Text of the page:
Suboptimal blood pressure is the cause of more death than any other single risk factor and is the leading contributor to the global burden of disease. This contribution is expected to grow. Furthermore, hypertension (that level of raised blood pressure for which guidelines usually recommend drug treatment) affects more than 1 billion people globally, is the biggest contributor to cardiovascular disease, and yet it remains undiagnosed in most of those affected.
The direct consequences of raised blood pressure include stroke, coronary heart disease, heart failure, dementia, and renal failure. However, blood pressure can be measured quickly, cheaply, and painlessly and can be treated cost-effectively by well tolerated pharmacological and non-pharmacological evidence-based interventions. Nevertheless, perhaps partly because hypertension usually has no related symptoms and is so common, it receives insufficient attention from the general public, the medical profession, and health policy makers.
Global data highlight some of the key problems relating to hypertension. First, it is common with about 24% of men and 20% of women affected. Second, only about half of those with hypertension are aware of it. Third, fewer than a third of those treated reach currently recommended, and probably conservative, blood pressure targets. Finally, each of these problems is worse in low-income than in high-income countries, and it is in the former category—most of the world's population—that mean blood pressures are increasing. Consequently, major challenges exist for the improved prevention, detection, and management of hypertension, particularly in the developing world.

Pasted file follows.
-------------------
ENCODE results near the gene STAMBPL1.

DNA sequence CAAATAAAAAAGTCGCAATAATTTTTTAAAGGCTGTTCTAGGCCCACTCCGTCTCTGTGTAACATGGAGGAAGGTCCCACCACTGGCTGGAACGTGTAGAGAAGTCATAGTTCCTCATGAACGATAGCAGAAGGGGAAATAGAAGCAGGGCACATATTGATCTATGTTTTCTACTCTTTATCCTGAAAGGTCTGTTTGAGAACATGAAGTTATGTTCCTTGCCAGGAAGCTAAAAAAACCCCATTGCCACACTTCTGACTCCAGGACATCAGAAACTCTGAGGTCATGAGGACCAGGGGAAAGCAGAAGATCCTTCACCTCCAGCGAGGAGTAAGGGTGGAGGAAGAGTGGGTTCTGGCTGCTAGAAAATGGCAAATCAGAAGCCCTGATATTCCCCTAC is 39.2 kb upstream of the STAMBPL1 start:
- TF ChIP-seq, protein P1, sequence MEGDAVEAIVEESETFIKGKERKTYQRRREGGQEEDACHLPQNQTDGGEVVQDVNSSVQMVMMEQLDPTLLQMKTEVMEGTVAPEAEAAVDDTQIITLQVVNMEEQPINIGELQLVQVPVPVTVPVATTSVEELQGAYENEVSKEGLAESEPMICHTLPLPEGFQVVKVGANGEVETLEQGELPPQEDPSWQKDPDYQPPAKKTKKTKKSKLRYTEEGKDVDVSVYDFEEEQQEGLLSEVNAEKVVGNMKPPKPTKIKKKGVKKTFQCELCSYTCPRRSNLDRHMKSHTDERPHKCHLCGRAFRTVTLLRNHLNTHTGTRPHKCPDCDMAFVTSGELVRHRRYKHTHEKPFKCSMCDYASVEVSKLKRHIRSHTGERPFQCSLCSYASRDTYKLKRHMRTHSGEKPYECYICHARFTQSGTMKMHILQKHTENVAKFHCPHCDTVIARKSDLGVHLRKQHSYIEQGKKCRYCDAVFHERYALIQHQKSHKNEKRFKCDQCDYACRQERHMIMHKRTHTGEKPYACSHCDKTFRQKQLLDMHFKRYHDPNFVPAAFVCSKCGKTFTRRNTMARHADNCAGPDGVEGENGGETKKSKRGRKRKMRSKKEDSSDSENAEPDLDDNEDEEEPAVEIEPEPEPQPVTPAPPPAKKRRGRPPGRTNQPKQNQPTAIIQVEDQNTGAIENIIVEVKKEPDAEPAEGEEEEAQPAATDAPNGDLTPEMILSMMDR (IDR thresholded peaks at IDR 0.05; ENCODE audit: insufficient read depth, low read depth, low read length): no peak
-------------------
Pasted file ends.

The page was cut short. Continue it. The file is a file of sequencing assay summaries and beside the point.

The World Heart Federation identified raised blood pressure as one of three primary targets for intervention most likely to bring about a 25% reduction in non-communicable disease mortality by 2025, as outlined in the UN declaration of 2014. Similarly, the 2016 Lancet Commission on hypertension showed that raised blood pressure is a key area of concern for global health. The World Heart Federation and the Lancet Commission identified the range of problems that drive the burden of disease caused by raised blood pressure, from unopposed environmental causes to inadequate education of the population and the medical profession through to poor detection and management of hypertension. However, both reports brought focus on improved awareness of blood pressure as an important action needed to address the current situation.
Source: The Lancet